This was the British occupation of the Medan and Sabang area of Sumatra island in the Netherlands East Indies after the surrender of Japan (October 1945).
On 4 October a convoy carrying the headquarters of Major General H. M. Chambersís Indian 26th Division), naval force commander (Captain G. B. Sayer), headquarters of Brigadier H. P. L. Hutchinsonís Indian 71st Brigade, headquarters of Brigadier T. E. D. Kellyís Royal Artillery Indian 26th Division, 1st Lincolnshire Regiment, 6th South Wales Borderers, 1/18th Royal Garhwal Rifles and the necessary ancillary and administrative troops departed Madras for Sumatra. At sea the convoy divided, the naval headquarters, headquarters of the 26th Division, headquarters of the 71st Brigade, the Lincolns and the Garhwalis making for Padang, half-way down the south-west coast of Sumatra, while the headquarters Royal Artillery with the South Wales Borderers made for Medan on the north-east coast. Each part of the convoy had five tank landing ships, some of which joined en route from Malaya, Colombo and Chittagong.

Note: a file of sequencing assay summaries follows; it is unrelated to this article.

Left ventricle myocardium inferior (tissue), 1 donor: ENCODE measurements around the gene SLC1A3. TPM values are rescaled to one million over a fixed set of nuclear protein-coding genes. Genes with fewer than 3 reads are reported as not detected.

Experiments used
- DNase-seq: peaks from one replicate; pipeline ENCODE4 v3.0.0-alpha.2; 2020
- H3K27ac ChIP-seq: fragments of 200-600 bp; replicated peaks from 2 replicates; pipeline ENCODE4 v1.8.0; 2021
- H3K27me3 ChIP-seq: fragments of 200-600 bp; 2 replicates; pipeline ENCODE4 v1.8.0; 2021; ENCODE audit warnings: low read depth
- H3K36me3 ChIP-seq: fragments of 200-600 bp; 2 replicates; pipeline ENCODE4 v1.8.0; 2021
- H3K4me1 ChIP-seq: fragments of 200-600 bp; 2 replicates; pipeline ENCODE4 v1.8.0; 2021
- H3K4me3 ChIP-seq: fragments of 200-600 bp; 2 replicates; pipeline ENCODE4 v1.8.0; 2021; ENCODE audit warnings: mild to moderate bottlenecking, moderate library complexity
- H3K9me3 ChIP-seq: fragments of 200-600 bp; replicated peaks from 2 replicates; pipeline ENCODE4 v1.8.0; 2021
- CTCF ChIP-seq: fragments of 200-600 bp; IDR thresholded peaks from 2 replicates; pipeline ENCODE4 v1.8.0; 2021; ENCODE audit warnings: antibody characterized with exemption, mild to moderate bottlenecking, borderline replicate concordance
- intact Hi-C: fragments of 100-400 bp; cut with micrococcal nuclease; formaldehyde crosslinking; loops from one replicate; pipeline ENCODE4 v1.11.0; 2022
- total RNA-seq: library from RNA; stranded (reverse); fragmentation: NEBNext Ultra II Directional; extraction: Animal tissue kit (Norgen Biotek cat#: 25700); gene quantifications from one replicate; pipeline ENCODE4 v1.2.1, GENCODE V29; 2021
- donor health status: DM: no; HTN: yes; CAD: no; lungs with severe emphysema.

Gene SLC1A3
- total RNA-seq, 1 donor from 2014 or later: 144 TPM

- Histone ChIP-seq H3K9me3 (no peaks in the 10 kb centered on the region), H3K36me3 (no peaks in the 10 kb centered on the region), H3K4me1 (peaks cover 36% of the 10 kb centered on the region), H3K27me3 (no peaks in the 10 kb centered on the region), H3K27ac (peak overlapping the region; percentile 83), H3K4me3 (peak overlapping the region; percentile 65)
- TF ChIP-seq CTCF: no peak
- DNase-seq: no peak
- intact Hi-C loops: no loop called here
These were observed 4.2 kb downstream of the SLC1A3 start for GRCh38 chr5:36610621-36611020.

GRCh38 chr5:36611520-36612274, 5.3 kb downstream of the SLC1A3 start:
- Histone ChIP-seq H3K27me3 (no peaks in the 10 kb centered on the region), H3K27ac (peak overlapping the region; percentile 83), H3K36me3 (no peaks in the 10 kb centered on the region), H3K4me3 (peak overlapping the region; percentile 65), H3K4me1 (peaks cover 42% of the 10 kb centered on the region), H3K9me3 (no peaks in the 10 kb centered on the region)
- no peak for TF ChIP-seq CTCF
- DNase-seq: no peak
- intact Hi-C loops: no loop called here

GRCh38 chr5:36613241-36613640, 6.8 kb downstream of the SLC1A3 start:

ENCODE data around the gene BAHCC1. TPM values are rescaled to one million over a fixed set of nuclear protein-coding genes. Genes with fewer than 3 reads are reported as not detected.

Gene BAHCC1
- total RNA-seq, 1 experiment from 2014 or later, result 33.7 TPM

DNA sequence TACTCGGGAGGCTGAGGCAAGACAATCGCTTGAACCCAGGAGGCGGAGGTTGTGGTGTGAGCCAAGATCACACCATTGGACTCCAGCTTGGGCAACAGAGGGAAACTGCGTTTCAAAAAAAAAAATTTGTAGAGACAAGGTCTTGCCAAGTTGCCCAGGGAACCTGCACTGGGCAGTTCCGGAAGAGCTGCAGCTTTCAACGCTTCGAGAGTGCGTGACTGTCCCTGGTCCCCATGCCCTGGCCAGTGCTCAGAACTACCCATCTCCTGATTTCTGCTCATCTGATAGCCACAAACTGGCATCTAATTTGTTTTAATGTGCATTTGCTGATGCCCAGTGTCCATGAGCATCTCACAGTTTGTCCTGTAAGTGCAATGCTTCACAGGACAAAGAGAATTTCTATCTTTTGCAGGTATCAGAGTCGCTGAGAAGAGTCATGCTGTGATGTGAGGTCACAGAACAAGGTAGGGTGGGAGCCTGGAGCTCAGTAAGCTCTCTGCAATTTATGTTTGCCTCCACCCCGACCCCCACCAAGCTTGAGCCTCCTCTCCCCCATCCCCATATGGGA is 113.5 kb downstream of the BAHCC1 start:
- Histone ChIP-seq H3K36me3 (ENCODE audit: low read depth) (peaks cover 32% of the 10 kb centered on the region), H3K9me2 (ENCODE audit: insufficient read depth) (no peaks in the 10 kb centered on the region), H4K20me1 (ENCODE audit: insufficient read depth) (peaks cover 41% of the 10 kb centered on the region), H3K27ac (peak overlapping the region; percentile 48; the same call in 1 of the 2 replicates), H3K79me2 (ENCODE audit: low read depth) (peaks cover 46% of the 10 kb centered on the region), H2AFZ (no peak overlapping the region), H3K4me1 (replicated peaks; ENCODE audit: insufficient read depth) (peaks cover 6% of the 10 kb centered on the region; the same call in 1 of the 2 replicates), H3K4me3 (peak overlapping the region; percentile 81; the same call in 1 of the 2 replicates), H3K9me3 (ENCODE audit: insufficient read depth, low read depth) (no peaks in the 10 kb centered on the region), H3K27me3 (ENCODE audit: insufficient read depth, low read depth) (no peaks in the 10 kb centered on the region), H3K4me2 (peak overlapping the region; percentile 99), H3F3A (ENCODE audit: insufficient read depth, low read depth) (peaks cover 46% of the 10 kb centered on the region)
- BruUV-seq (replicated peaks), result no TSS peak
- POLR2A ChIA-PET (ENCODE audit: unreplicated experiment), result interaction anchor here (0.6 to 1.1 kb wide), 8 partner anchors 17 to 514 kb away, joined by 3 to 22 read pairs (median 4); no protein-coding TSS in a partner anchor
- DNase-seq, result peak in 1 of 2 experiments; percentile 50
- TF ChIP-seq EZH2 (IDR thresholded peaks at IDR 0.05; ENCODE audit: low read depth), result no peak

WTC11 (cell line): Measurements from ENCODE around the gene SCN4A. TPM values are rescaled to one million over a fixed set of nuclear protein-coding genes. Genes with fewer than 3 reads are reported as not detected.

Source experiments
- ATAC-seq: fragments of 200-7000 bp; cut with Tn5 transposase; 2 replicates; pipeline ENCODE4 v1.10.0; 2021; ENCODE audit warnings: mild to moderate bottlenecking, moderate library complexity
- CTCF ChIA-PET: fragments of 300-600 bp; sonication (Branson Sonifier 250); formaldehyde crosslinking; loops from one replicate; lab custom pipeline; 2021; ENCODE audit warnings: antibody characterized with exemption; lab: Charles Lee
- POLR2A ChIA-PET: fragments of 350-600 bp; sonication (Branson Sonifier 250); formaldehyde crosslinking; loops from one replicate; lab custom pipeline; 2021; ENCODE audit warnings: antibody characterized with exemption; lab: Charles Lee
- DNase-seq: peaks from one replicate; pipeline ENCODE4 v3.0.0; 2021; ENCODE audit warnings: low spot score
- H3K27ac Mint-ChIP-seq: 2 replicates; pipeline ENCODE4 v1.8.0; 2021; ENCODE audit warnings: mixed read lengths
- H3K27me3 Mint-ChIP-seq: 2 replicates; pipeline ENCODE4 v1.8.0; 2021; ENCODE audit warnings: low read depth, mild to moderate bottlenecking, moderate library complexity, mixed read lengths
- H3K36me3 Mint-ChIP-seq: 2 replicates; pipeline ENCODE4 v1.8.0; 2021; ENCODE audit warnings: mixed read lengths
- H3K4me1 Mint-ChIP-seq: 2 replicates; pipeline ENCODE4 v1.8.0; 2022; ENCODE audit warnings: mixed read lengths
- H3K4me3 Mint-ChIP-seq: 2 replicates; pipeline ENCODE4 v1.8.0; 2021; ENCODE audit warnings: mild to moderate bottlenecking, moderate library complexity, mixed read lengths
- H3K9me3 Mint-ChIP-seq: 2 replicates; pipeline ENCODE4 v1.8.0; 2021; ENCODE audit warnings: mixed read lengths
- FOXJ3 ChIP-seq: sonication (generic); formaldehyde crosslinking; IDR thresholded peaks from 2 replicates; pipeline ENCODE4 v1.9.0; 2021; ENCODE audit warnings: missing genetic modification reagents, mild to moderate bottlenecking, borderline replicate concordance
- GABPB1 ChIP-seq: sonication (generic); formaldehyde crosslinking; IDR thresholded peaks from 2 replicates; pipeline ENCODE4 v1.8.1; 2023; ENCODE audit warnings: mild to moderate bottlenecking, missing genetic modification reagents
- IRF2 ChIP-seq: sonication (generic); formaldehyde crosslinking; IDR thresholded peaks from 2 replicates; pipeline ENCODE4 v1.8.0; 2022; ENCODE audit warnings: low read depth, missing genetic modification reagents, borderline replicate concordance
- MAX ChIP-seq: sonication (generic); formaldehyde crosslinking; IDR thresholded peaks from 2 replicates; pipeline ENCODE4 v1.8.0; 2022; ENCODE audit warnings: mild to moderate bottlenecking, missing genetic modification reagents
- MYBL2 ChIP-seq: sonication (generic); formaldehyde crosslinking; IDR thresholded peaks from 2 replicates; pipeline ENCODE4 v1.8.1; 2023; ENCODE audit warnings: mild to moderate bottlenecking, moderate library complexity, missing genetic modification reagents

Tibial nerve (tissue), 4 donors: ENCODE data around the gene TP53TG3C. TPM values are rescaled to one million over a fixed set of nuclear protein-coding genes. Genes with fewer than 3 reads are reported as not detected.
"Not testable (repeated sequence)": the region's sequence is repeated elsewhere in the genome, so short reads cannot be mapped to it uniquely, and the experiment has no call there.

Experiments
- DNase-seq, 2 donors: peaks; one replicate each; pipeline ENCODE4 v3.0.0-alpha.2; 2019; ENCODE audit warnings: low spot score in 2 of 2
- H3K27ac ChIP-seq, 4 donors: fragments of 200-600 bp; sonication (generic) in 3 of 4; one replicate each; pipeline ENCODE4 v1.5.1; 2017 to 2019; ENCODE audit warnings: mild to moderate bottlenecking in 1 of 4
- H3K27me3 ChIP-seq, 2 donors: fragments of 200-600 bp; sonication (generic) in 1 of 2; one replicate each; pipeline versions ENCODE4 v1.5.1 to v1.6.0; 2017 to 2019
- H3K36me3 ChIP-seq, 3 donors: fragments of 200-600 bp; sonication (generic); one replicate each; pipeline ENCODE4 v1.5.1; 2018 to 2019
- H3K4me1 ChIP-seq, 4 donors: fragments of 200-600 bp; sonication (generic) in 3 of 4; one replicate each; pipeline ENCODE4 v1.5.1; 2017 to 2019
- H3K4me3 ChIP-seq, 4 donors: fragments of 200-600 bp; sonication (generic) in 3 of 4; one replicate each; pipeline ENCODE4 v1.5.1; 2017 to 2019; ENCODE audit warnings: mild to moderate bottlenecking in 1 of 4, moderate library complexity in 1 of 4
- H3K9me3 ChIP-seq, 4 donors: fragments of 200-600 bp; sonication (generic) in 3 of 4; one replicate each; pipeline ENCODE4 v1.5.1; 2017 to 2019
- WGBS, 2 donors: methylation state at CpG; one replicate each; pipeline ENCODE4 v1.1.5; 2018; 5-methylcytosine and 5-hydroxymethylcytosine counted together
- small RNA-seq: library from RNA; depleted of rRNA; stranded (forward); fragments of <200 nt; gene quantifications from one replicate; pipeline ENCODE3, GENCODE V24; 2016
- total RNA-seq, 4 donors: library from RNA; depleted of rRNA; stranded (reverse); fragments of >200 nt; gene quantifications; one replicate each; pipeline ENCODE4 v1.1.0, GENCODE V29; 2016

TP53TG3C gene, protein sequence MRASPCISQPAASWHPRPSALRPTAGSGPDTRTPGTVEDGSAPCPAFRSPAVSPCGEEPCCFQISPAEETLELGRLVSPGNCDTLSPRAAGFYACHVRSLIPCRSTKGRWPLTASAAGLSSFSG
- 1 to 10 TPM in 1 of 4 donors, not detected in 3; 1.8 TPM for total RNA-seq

At Emmahaven, the port of Padang, the Japanese emissaries, led by Major General Nakao Yahagi, chief-of-staff of Lieutenant General Moritake Tanabeís 25th Army, went on board the large infantry landing ship Persimmon on 10 October to receive orders, and on the same day other representatives of 25th Army went on board the destroyer Venus at Belawan, the port of Medan. Both towns were occupied on the same day and on 12 October Chambers established the Headquarters Allied Forces in Sumatra in the town hall at Padang.
Three days later the 26th Division came under command of the Allied Forces Netherlands East Indies, and on 21 October Chambers received the formal surrender of the Japanese forces from Tanabe and the senior Japanese naval officer in the island, Vice Admiral Sueto Hirose.